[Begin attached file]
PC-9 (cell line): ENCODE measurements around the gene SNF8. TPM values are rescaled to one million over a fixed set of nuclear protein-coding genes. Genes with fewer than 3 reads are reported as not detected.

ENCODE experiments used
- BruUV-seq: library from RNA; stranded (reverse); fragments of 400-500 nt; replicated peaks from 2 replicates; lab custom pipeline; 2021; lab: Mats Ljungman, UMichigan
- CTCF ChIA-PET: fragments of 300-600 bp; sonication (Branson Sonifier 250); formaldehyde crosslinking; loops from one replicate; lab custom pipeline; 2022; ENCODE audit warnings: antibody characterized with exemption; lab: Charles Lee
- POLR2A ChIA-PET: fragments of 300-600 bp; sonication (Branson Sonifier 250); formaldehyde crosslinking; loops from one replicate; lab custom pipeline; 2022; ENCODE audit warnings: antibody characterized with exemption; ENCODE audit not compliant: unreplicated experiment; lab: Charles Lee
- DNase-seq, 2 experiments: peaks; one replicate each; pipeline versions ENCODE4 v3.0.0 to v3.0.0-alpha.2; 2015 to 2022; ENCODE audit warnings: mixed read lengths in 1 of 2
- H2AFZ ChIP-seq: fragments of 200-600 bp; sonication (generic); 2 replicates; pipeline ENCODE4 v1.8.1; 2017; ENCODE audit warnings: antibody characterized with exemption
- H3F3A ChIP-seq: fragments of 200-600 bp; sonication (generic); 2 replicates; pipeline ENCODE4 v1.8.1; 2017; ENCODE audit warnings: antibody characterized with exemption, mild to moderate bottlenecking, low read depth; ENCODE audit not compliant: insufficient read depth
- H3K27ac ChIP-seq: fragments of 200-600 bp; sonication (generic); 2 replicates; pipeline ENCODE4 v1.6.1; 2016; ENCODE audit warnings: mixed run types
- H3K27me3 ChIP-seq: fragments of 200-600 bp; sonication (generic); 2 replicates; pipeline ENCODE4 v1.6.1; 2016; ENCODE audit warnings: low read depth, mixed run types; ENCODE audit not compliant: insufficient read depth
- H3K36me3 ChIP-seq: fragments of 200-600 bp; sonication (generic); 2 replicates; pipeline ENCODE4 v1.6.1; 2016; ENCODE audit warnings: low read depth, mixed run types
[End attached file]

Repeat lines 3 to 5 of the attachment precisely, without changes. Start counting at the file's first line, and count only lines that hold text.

- BruUV-seq: library from RNA; stranded (reverse); fragments of 400-500 nt; replicated peaks from 2 replicates; lab custom pipeline; 2021; lab: Mats Ljungman, UMichigan
- CTCF ChIA-PET: fragments of 300-600 bp; sonication (Branson Sonifier 250); formaldehyde crosslinking; loops from one replicate; lab custom pipeline; 2022; ENCODE audit warnings: antibody characterized with exemption; lab: Charles Lee
- POLR2A ChIA-PET: fragments of 300-600 bp; sonication (Branson Sonifier 250); formaldehyde crosslinking; loops from one replicate; lab custom pipeline; 2022; ENCODE audit warnings: antibody characterized with exemption; ENCODE audit not compliant: unreplicated experiment; lab: Charles Lee